Tuesday, May 10, 2005

To Tax or Not To Tax
Today's Wall Street Journal website includes an op-ed concerning a proposal in Oregon to change the way vehicles are taxed for their use of public roads. Road taxes are currently collected principally in the form of the state and local taxes we pay on gasoline and diesel fuel. These vary from state to state, and, as Oregon has realized, from vehicle to vehicle as a function of fuel economy. Gas-thrifty cars such as hybrids pay much less in the way of road taxes than thirstier big sedans and SUVs, and a hydrogen fuel cell car would pay none at all. How can the federal and state governments reconcile their desires to use these taxes to promote fuel efficiency, while still raising the funds needed for road construction and repair?

Here are just a few of the competing issues:

  • Heavier vehicles wear out roads faster and should pay more.
  • Ultra-fuel-efficient cars need incentives to compensate for their higher purchase prices.
  • Geo-Greens assert that all of us should pay European levels of fuel taxes to discourage consumption and reduce greenhouse gas emissions.
  • Low-income drivers pay a disproportionate share of their earnings in fuel taxes.
  • States need to raise more general revenue funds to cover growing budget deficits

These are legitimate policy concerns, but it's hard to see how they can all be managed without a major change in the way we assess fuel taxes. Oregon's idea of using technology--in this case global positioning systems--to tailor the tax to the user's circumstances is attractive, notwithstanding the Journal's legitimate concerns about the accompanying loss of privacy. In changing the system, however, we should avoid adding to the complexity of the income tax system or creating an auditing nightmare. These criteria point in the direction of a pay-as-you-go approach, similar to that which Oregon is considering or the one already in effect in Singapore. What these systems give up in simplicity they can make up in fairness, by assessing taxes based on miles driven in a given state, rather than at the point of fuel sale, which may be out-of-state.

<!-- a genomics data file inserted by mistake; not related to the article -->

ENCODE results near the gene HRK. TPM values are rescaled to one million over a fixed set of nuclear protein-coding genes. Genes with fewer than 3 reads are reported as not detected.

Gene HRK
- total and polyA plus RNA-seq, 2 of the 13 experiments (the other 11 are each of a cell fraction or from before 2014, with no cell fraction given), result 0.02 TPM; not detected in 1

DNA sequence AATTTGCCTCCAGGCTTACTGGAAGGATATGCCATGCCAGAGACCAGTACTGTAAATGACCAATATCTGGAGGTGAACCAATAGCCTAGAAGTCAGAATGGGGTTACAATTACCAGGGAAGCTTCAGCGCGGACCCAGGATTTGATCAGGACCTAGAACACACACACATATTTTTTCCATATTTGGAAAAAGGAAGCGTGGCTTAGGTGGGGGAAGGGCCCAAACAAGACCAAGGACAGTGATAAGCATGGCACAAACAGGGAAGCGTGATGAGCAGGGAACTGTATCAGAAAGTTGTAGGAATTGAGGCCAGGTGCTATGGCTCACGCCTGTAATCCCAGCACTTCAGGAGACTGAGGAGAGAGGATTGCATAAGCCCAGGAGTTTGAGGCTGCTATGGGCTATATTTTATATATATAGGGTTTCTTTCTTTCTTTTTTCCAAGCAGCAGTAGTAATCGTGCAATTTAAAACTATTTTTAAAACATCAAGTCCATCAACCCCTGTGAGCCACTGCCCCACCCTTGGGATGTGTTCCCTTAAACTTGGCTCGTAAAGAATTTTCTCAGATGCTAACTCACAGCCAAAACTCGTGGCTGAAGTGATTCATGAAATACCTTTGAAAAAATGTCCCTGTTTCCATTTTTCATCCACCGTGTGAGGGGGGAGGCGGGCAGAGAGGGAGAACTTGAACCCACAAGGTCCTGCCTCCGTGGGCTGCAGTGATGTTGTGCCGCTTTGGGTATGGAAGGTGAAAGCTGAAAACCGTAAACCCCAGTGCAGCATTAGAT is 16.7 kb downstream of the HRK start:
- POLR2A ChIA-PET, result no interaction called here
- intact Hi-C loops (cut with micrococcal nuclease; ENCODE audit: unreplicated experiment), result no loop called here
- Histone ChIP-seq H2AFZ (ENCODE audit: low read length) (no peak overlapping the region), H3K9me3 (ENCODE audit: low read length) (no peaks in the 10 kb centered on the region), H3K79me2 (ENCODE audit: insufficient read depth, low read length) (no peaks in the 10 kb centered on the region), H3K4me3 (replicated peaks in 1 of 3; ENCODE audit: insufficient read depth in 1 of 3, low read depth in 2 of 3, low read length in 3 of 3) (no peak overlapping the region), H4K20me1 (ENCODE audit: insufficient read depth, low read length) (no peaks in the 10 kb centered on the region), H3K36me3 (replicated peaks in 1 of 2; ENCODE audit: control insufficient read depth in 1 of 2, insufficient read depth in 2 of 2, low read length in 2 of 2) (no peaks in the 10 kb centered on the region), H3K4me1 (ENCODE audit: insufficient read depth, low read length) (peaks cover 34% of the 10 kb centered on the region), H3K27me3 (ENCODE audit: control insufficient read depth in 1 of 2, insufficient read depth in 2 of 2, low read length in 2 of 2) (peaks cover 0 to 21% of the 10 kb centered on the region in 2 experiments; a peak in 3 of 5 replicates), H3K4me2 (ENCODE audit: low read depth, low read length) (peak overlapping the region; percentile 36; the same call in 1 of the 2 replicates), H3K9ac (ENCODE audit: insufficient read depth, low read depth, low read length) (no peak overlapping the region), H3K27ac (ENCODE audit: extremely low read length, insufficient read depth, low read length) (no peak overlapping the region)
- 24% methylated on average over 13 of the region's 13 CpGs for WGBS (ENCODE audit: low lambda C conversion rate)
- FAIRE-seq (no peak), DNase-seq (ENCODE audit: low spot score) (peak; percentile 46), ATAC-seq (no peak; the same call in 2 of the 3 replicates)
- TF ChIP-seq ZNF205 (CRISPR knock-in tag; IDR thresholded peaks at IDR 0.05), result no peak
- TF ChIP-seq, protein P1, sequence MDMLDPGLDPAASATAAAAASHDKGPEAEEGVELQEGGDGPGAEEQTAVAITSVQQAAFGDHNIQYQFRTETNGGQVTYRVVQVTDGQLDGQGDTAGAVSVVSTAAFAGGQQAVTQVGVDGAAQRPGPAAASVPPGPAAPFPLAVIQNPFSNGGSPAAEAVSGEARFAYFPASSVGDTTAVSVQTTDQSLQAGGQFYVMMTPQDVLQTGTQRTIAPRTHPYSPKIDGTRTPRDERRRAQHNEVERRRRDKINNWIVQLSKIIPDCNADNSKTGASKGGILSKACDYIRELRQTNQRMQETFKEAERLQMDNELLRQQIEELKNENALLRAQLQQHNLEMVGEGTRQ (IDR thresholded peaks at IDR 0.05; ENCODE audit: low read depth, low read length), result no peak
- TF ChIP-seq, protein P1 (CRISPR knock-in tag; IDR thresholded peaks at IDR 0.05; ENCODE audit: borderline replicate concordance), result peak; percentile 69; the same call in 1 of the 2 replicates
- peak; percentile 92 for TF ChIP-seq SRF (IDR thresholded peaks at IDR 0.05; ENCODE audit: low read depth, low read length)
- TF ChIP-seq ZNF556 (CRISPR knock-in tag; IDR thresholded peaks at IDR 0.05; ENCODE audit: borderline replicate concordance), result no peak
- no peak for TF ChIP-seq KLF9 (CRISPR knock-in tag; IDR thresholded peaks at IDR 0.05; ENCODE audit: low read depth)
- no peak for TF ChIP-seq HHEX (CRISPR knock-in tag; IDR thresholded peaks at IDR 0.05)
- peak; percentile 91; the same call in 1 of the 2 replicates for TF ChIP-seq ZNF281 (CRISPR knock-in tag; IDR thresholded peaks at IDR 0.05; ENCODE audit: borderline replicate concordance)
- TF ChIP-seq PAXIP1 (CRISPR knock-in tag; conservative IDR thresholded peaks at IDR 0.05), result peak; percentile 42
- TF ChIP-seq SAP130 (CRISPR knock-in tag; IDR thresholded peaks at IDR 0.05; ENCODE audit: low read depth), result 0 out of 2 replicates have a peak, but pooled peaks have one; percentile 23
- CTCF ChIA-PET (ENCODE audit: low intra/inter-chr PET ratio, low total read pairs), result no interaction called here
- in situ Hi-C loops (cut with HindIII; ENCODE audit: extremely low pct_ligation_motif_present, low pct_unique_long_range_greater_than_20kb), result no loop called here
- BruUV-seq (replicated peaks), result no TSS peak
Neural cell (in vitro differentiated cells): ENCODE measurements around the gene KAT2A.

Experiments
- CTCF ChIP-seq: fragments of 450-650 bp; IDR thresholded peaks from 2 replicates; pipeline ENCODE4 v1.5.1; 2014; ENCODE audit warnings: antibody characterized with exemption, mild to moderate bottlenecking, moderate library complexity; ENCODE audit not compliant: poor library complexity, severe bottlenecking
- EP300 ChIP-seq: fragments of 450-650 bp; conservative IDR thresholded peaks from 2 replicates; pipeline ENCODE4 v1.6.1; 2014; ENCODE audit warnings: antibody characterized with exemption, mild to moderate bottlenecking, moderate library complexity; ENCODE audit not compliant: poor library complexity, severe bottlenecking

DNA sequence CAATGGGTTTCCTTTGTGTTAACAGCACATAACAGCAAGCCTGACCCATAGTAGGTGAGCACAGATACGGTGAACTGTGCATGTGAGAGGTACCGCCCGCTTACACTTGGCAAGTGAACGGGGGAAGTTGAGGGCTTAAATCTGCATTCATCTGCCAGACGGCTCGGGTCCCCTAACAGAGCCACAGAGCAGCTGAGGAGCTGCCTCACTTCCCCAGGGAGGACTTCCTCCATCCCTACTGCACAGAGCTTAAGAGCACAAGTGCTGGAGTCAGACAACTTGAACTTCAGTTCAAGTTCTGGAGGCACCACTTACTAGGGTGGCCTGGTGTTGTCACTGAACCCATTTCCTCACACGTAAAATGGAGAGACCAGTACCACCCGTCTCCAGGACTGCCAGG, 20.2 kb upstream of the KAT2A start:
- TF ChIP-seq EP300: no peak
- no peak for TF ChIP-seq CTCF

This is a complex issue and unlikely to be resolved soon, but it's important to realize that we have many new tools available for implementing creative solutions, including not just GPS, but also technologies such as ExxonMobil's Speedpass for communicating with the gas pump. But before we get to implementation, we need a stronger consensus on the fundamental purposes for which we collect these taxes. Achieving that will take longer than figuring out how to put the result into effect.

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